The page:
Hotel, motel, a new model is in.
Before we get started, let's look at how hotels are (broadly) operated:
- A landlord will either lease a hotel to an operator, or choose to enter a hotel management agreement (HMA) directly. In an HMA, this party is generally referred to as the Owner.
- The Owner enters into a hotel management agreement with a Hotel Manager. The Hotel Manager has expertise in managing a hotel. It will charge a base fee and a performance fee, often a percentage of gross operating profit over a certain threshold.
- The Owner may also enter into a franchise agreement with a franchisor.
The key document is the hotel management agreement. This is the document which turns a hotel building into a functioning hotel. It deals with accounts, budgets, centralised services (like IT), employees, as well as fees for the manager.
And a serviced office?
Serviced offices have worked very differently, up until this point.
In a serviced office set up, generally a landlord leases its offices to an operator, which then sublets the property to tenants on short-term contracts. If you're familiar with WeWork, this is how they do it.
Enter Covid, and the rise of flexible working.
Covid has opened Pandora's Box for employees. They (we) are torn between realising that working from home isn’t quite the pleasure it first appeared, and also enjoying spending more time with the family.
Landlords are cottoning on to this and are now re-evaluating how their office space is used (and employers are working out what they need). Serviced offices have long been a popular alternative to simply finding one tenant, and demand for flexible working options is only increasing.
However, many landlords have been burnt by the previous incarnation of serviced offices. By leasing a space to one operator, and relying on their ability to sublet it, landlords put all their eggs in one basket. When the music stops, landlords lose out.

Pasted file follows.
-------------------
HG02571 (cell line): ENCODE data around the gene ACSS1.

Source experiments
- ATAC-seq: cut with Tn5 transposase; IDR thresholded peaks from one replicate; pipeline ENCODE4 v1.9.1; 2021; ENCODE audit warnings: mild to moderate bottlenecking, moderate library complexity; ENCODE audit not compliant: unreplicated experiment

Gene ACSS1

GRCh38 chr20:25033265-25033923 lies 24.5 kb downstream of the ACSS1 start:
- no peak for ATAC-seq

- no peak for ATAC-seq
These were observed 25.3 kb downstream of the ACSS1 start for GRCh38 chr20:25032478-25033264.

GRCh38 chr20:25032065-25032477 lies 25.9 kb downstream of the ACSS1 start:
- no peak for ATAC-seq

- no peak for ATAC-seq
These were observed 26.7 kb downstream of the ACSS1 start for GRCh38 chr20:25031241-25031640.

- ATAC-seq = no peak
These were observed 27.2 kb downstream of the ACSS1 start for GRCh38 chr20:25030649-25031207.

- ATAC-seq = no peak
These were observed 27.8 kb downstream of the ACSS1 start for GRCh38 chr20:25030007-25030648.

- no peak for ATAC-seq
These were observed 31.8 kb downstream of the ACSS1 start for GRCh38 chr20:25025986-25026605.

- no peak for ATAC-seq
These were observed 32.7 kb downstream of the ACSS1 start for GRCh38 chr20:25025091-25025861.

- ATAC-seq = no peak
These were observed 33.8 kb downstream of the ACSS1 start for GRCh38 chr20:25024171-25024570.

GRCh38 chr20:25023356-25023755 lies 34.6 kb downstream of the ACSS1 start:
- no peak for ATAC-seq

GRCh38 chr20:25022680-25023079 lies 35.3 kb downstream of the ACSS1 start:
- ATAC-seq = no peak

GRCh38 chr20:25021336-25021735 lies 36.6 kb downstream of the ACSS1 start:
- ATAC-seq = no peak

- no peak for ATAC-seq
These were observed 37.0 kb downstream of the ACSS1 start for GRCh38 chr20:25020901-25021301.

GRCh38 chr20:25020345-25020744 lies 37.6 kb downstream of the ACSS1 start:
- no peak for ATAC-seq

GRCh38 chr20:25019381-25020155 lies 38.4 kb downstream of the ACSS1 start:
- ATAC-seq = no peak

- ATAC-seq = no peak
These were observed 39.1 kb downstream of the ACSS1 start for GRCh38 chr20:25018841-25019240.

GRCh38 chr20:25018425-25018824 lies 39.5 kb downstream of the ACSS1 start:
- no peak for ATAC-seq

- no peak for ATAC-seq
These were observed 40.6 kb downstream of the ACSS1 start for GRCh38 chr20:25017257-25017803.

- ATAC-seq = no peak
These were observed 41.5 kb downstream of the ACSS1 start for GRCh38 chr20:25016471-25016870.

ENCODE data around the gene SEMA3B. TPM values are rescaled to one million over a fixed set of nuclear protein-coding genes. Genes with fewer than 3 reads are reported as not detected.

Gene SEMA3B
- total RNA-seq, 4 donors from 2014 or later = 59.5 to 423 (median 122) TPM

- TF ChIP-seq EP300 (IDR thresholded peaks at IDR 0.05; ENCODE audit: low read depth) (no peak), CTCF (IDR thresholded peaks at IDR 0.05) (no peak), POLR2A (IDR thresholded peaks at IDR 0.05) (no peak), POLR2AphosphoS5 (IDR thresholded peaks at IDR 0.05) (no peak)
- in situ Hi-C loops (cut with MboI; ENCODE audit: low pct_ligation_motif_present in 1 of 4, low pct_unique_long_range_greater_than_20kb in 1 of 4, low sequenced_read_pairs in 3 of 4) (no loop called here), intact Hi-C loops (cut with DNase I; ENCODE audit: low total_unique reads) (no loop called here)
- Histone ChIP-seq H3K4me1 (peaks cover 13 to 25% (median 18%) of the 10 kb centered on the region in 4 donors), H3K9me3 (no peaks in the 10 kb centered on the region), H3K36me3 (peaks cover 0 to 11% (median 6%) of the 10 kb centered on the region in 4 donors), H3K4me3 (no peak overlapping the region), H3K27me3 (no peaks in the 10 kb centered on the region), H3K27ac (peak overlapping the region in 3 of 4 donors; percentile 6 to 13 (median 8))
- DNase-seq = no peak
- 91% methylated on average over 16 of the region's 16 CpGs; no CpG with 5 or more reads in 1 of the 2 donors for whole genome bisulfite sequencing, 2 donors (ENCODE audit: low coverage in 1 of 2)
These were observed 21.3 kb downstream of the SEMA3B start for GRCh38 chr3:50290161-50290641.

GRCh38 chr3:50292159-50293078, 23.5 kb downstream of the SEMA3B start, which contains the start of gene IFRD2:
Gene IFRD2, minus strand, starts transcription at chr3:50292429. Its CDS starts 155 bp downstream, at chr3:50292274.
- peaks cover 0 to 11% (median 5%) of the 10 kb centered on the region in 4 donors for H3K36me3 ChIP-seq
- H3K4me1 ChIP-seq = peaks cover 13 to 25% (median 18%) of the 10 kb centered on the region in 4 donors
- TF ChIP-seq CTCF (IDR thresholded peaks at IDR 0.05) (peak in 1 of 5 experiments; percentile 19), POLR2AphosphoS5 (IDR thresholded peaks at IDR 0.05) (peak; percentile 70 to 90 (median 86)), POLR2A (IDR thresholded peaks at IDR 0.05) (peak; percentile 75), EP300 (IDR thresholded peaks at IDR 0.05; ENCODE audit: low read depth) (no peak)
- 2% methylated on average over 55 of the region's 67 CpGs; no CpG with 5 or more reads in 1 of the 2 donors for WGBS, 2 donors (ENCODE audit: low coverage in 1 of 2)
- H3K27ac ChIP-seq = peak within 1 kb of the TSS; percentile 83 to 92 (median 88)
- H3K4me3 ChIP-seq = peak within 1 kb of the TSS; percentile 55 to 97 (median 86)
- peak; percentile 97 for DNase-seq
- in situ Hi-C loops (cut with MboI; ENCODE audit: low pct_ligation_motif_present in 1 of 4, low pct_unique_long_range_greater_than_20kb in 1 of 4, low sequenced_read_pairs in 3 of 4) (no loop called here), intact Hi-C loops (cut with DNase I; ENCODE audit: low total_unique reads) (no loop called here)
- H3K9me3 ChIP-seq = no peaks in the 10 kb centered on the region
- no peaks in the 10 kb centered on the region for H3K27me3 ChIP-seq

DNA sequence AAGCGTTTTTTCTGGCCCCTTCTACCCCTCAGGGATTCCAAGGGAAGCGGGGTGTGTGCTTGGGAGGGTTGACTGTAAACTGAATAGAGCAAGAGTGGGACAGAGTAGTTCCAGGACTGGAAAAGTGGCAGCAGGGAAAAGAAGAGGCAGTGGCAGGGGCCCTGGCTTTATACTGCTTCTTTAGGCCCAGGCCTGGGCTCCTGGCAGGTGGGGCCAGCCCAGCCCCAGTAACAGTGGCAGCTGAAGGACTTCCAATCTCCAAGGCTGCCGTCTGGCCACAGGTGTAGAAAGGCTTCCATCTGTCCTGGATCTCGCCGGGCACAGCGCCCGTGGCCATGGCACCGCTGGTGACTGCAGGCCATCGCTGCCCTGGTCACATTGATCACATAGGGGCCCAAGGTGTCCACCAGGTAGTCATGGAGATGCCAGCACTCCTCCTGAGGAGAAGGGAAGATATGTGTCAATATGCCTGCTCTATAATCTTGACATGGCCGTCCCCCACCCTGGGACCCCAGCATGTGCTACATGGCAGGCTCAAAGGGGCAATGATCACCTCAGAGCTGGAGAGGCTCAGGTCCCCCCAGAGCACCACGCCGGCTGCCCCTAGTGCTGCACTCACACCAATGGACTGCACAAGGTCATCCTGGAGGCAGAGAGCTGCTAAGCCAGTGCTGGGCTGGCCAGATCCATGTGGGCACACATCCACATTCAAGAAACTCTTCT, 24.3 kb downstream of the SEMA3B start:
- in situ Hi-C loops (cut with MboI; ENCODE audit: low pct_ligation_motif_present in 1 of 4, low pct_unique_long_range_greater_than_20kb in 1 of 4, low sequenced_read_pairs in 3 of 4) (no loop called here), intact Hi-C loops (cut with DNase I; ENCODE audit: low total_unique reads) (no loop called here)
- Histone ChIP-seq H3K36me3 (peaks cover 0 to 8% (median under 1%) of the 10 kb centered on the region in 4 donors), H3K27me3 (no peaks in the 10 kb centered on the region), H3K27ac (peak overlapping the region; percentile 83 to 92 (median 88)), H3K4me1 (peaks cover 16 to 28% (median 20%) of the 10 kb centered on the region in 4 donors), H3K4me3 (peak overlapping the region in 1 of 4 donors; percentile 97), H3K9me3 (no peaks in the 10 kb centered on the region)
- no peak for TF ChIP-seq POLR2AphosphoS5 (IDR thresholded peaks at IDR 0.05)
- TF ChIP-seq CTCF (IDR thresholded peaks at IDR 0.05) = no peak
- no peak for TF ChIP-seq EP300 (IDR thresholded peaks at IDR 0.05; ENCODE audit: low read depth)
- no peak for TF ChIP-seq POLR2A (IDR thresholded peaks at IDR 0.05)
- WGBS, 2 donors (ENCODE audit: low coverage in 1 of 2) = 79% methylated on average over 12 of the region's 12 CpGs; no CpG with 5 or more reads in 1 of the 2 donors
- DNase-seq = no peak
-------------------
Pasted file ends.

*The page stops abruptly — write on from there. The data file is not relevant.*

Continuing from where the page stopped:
What is next?
Now is an opportune moment for landlords to take note of the hotel industry.
By entering a hotel management style agreement with flexible office operators, landlords can adopt a more collaborative, flexible approach. The 'landlord' v 'tenant' relationship can suddenly become more akin to a partnership or joint venture arrangement, and it allows landlords to de-risk their position because although landlords lose some of the security provided by one leaseholder, they diversify their assets by enabling direct access to a wider tenant mix.
However, landlords are not in the business of operating a flex/serviced-office business. That's why they are landlords, not tenants. But partnering with flexible working operators in this way enables them to be a part of their own solution - they can effectively install a serviced office business, without losing sight of who its occupiers are, and how the underlying business is operated.
Other elements such as franchise agreements naturally follow. Operators can develop a brand, landlords know what their space will feel like, investors can back a scalable business, and employees do not need to be nervous about a poor internet connection, or bad coffee.
As occupiers seek to build more flexibility into their portfolios, landlords are increasingly recognizing that real estate agility is a long-term trend. Landlords who are quick to adapt to evolving tenant expectations – for instance, by providing “core and flex” solutions – will be well positioned for the post-COVID-19 era